The journey started from Santa Barbara, Chihuahua. There were 400 men, some were military and some had their families with them. They had 83 carretas (wooden wheel wagons), seven to eight thousand livestock – horses, sheep, goats, etc. Together this formed a four-mile long procession through the desert. It was a long journey. Four days before arriving at the Rio Grande, somewhere near what is now San Elizario, they ran out of water. Their written records tell us that when they arrived at the river on April 20, 1598, two of their horses drank so much water; they burst their sides and died. They rested under the cottonwood trees for ten days; they swam, fished and hunted. There was a lot of wild life and vegetation in those days. Since the Rio Grande was a powerful river, it often flooded the area in the spring.
By 1821, American traders had blazed the Santa Fe Trail from Missouri to New Mexico linking the United States and Mexico. Wagons carrying manufactured goods from the east coast and Europe poured into what is now New Mexico. Many American traders continued on down the Camino Real de Tierra Adentro to Chihuahua City in Mexico. In 1846 during the Mexican War, US troops invaded New Mexico along the Santa Fe Trail. By 1850 Mexico had lost almost half of its territory to the United States.
Routes expanded from the Camino Real de Tierra Adentro from Okay Owingeh and Santa Fe east towards Las Vegas, up to Watrous, Cimarron, Trinidad and up to Colorado.
Trade along the Santa Fe Trail from the United States was forbidden by both governments, but it took place anyway. New Mexico needed goods and Spain was too far away. The Americans were much closer. In 1821 just south of what is now Las Vegas, NM, 400 soldiers, militia and some Pueblo Indians met a train of Missouri traders. They told the Missourians that Mexico had overthrown Spanish rule. Commerce between the US on the Santa Fe Trail was now open!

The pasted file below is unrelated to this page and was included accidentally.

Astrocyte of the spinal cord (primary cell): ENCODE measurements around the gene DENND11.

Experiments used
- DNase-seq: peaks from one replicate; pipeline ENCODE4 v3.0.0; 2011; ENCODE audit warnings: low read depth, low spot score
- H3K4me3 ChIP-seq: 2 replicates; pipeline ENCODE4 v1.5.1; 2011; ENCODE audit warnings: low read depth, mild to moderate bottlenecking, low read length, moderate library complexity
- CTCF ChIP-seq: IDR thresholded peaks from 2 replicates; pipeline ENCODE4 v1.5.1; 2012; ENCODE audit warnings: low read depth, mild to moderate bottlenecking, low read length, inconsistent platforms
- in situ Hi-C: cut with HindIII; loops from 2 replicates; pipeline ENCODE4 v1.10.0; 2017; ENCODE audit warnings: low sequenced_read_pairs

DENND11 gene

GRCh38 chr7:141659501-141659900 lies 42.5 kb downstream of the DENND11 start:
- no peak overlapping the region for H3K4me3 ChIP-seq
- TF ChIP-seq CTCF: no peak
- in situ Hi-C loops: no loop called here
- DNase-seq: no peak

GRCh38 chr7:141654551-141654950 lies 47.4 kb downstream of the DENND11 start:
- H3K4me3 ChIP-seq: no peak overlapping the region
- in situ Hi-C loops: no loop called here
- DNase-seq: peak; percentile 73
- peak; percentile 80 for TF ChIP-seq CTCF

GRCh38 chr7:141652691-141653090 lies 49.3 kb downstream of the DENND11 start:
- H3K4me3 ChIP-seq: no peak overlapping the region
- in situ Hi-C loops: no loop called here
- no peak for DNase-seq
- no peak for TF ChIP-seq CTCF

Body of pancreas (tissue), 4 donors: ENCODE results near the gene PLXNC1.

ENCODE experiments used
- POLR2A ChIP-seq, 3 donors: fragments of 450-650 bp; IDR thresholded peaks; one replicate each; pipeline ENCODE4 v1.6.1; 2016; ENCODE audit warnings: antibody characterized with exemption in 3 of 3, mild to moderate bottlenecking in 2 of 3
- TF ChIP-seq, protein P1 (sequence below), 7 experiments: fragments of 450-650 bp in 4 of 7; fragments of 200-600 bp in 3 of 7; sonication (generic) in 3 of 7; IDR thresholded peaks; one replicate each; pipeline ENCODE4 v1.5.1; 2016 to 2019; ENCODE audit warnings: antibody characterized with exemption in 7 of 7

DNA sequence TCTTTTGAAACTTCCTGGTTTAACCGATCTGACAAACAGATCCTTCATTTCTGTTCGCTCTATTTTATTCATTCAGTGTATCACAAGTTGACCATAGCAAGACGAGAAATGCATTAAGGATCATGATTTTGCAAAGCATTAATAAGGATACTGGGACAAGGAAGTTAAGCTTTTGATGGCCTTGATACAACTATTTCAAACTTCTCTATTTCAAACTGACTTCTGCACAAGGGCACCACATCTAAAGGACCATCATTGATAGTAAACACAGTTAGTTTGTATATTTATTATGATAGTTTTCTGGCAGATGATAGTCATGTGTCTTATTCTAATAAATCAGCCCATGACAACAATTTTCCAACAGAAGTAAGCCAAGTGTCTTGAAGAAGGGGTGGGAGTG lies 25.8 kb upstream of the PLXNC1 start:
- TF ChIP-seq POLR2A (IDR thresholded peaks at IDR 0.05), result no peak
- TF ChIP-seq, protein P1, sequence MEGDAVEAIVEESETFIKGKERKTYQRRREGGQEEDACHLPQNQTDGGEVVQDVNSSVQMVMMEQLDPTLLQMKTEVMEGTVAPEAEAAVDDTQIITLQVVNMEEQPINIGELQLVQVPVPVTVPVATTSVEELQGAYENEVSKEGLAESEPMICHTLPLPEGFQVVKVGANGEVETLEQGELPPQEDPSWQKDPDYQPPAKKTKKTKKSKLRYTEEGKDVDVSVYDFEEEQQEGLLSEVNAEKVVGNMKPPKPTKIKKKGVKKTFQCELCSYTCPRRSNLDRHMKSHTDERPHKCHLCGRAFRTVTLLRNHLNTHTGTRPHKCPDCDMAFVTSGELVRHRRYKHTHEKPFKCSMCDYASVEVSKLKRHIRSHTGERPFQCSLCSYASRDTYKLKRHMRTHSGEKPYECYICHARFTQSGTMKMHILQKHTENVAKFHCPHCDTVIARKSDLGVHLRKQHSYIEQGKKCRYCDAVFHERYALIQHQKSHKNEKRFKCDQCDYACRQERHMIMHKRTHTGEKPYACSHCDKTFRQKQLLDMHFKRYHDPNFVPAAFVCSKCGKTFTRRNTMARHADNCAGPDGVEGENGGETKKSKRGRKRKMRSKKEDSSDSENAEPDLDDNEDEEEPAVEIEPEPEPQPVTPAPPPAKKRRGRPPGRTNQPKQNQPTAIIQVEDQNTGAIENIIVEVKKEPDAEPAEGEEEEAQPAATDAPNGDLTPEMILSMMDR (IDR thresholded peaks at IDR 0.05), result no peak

The Atchison, Topeka & Santa Fe Railway (AT&SF) was chartered on February 11, 1859, to join Atchison and Topeka, Kansas, with Santa Fe, New Mexico. . In its early years, the railroad opened Kansas to settlement.
Much of its revenue came from wheat grown there and from cattle driven north from Texas to Wichita and Dodge City by September 1872. Rather than turn its survey southward at Dodge City, AT&SF headed southwest over Raton Pass because of coal deposits near Trinidad, Colorado and Raton, New Mexico. AT&SF reached Albuquerque in 1880; Santa Fe, the original destination of the railroad, found itself on a short branch from Lamy, New Mexico.
The American section of the Camino Real de Tierra Adentro became a stagecoach route and a string of forts were built along the road to protect travelers from Indian attacks.
Photo above are soldiers stationed at Ft. Seldon, NM located at the south entrance of the Journada del Muerto.
After the Civil War which ended in 1865, the Camino Real slowly lost its importance to the United States. The Navajo and Apache were defeated in the Indian Wars and made prisoners of the United States. Their land was taken away and they were removed to reservations we still have today, the Navajo Reservation and Mescalero and Jicarilla Apache reservations. The forts were abandoned that once protected the travelers along the Camino Real.
Women of the Camino Real de Tierra Adentro